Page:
Need to Correct Your Already-Filed Tax Return?
There is now a choice for tax professionals who need to make changes to a tax return that has already been filed with the IRS.
Superseding vs. Amended Tax Returns
You’re likely already familiar with the amended tax return. An amended return is filed subsequent to the originally-filed or superseding return and after the due date (including extensions).
Introducing the superseding return: A superseding return is a revision of an originally-filed return that is submitted within the current filing period (before that return’s due date, including extensions).
A superseding return “supersedes” (replaces) the original return rather than amending it.
When Should a Superseding Return Be Used?
Although the issue of superseding returns goes back to a court case from the 1940s, it has recently gained attention again, in part because of processing and guidance delays associated with the COVID-19 pandemic. Some of the more common situations that have come up where a superseding return could be relevant include:
- There are additional reporting requirements that come out after submission of the original return, but before the due date, that must be addressed to ensure compliance (a more recent example of this relates to Payroll Protection Program (PPP) expense deductibility and disclosures).
- A taxpayer expedites filing of their return (for example, to provide it for dependent financial aid purposes or, more recently, to take advantage of COVID-related stimulus payment/recovery rebate relief), and then receives a form or discovers missing information after-the-fact that must be factored into the return.
- The IRS or State requires filing of a new form, but it is not finalized or available for e-file until after the original filing deadline, so the taxpayer files the return but must add the applicable form(s) later to ensure compliance (a recent example relates to new foreign reporting on Schedules K-2 and K-3).
- A taxpayer files a return and neglects to make or change an important binding election; although the election cannot be made or revoked on an amended return, it can be on a superseding return because that return replaces the original filing and is generally treated as the original return (one example of this would be the de minimis safe harbor election, which must be made every year and is irrevocable).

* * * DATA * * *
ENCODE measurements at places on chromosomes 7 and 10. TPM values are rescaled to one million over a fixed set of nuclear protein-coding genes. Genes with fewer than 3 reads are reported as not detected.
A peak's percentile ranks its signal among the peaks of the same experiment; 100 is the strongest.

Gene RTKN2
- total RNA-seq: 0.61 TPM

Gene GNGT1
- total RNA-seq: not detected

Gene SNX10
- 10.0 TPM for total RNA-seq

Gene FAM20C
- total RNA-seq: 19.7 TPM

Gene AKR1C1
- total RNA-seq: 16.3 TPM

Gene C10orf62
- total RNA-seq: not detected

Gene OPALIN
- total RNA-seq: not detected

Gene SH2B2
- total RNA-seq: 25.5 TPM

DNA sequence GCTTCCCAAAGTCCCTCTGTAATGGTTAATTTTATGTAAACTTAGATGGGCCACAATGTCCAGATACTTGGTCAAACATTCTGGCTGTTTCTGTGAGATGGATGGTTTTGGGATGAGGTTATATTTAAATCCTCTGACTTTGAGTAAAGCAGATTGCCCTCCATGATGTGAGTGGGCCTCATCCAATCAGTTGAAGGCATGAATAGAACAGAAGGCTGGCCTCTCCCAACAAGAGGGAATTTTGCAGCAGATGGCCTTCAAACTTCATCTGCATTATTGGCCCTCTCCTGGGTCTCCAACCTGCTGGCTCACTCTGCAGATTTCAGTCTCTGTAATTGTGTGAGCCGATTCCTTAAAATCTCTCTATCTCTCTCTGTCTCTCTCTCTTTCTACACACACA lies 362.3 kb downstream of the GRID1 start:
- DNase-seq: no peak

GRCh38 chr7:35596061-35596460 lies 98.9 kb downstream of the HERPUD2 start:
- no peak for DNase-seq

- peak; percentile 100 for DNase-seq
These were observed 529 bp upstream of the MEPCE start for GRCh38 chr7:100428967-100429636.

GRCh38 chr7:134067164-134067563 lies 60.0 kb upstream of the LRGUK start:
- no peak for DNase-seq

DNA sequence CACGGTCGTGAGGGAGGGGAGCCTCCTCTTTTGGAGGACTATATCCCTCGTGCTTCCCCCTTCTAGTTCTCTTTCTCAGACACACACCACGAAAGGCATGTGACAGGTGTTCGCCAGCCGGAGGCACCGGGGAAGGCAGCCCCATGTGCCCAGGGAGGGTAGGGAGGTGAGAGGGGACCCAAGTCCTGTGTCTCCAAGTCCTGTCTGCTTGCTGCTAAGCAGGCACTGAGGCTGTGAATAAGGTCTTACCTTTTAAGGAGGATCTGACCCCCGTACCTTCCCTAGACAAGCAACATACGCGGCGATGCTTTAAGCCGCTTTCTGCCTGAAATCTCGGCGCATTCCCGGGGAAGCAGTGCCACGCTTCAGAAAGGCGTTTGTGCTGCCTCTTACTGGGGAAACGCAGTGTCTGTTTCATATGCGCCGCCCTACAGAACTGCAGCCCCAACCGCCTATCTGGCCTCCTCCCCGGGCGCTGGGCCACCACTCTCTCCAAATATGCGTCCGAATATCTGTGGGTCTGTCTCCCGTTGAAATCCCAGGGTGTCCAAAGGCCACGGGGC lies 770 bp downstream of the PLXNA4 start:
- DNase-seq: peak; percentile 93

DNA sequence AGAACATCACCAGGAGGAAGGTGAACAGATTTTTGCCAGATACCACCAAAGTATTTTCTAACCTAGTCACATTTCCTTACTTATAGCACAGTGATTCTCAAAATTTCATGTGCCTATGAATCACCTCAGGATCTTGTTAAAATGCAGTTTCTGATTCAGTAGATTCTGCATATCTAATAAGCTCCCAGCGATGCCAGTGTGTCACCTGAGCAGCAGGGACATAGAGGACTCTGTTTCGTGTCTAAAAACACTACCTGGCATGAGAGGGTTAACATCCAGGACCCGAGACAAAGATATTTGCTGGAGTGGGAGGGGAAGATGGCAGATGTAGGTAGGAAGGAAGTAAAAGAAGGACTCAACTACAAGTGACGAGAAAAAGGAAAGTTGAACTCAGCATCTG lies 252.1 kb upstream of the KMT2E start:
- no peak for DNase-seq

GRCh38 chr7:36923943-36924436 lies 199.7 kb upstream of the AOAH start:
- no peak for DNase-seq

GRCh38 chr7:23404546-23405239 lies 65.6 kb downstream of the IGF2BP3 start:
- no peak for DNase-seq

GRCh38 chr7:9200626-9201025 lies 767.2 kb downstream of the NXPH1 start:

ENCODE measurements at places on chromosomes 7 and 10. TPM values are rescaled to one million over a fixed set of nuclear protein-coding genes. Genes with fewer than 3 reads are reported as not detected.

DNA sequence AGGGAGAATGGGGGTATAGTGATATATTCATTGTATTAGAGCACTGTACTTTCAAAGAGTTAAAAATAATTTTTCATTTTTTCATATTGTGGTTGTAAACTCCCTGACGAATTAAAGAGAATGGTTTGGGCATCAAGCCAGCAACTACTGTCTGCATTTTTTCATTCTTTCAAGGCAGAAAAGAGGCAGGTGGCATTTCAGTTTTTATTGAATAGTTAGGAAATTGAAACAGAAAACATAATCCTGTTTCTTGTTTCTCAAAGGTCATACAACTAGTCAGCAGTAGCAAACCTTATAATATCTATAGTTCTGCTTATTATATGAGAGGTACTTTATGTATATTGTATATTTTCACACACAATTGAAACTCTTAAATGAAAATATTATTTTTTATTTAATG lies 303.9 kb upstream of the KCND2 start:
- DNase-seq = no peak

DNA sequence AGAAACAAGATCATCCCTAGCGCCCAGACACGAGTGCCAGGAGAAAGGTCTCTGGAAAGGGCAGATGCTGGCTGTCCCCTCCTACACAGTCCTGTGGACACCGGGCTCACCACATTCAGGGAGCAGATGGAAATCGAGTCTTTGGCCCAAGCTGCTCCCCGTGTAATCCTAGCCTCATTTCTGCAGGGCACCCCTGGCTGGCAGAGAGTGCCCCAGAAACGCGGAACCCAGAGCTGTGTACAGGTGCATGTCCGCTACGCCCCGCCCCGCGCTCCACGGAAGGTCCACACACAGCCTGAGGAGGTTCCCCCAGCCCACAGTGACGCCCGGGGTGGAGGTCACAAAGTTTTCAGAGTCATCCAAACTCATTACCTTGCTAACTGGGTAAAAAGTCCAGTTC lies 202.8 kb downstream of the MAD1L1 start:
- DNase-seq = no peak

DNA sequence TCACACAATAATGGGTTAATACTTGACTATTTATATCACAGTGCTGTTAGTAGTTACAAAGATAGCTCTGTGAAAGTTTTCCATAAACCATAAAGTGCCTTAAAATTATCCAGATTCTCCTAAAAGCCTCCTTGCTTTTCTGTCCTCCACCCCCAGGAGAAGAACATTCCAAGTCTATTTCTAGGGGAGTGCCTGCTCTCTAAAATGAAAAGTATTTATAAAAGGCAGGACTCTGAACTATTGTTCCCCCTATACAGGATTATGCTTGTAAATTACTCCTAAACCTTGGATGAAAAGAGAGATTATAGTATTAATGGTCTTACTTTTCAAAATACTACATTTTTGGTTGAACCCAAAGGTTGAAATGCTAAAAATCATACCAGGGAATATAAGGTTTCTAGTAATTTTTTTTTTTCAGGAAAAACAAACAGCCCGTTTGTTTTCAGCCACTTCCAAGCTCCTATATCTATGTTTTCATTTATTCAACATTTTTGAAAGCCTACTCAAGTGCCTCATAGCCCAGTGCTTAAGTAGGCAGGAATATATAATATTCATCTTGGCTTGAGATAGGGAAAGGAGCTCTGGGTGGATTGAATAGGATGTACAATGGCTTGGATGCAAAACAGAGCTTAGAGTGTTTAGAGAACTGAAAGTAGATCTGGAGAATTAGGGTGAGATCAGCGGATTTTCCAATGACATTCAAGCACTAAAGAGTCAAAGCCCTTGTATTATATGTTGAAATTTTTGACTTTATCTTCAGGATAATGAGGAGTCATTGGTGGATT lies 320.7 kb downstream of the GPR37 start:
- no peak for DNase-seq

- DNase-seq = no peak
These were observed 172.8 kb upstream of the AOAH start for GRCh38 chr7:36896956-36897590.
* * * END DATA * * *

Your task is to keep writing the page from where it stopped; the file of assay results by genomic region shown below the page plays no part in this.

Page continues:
- A taxpayer erroneously files a blank or incomplete return and wants to avoid underreporting or other accuracy-related penalties.
When and How to File a Superseding Return
As noted, a superseding return must be filed on or before the due date for the current filing period, including extensions. Individual superseding returns must be paper filed, and the filing must include a whole new copy of the 1040 return with the applicable changes factored in (with all necessary schedules and attachments) and should have “SUPERSEDING RETURN” written across the top of the first page. Although individual superseding returns cannot be electronically filed, many tax programs now support e-filing of superseding corporate and partnership returns, which typically ensures faster processing.
It is important to note that although the recommendation is to file a superseding individual return on a regular 1040 form, as you would ordinarily file the original return, any amended personal returns that are filed before the due date (including extensions) will automatically be treated as superseding, so you also have the option to just file Form 1040-X.
Additionally, some tax professionals recommend the strategy of filing extensions for all clients each year, even if the plan is to file prior to the original filing deadline, because if a taxpayer files a return by the original due date and discovers an error after that date, but before the extended due date, a superseding return can still be submitted. This is not an option for returns that were not put on extension – once the initial deadline passes, only an amended return can be submitted to report any changes.
If you’d like to discuss this topic and how it might affect your tax return filing, please reach out any time.